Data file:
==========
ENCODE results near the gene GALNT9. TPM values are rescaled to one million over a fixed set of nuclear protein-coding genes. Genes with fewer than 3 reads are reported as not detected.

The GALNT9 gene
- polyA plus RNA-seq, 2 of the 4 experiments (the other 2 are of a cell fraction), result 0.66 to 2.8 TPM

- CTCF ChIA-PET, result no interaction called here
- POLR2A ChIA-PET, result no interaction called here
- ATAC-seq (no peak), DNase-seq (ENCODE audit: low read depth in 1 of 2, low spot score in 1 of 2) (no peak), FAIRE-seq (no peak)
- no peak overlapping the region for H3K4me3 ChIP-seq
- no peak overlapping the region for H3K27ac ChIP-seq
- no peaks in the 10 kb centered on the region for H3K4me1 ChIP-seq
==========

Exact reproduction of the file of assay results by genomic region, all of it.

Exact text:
ENCODE results near the gene GALNT9. TPM values are rescaled to one million over a fixed set of nuclear protein-coding genes. Genes with fewer than 3 reads are reported as not detected.

The GALNT9 gene
- polyA plus RNA-seq, 2 of the 4 experiments (the other 2 are of a cell fraction), result 0.66 to 2.8 TPM

- CTCF ChIA-PET, result no interaction called here
- POLR2A ChIA-PET, result no interaction called here
- ATAC-seq (no peak), DNase-seq (ENCODE audit: low read depth in 1 of 2, low spot score in 1 of 2) (no peak), FAIRE-seq (no peak)
- no peak overlapping the region for H3K4me3 ChIP-seq
- no peak overlapping the region for H3K27ac ChIP-seq
- no peaks in the 10 kb centered on the region for H3K4me1 ChIP-seq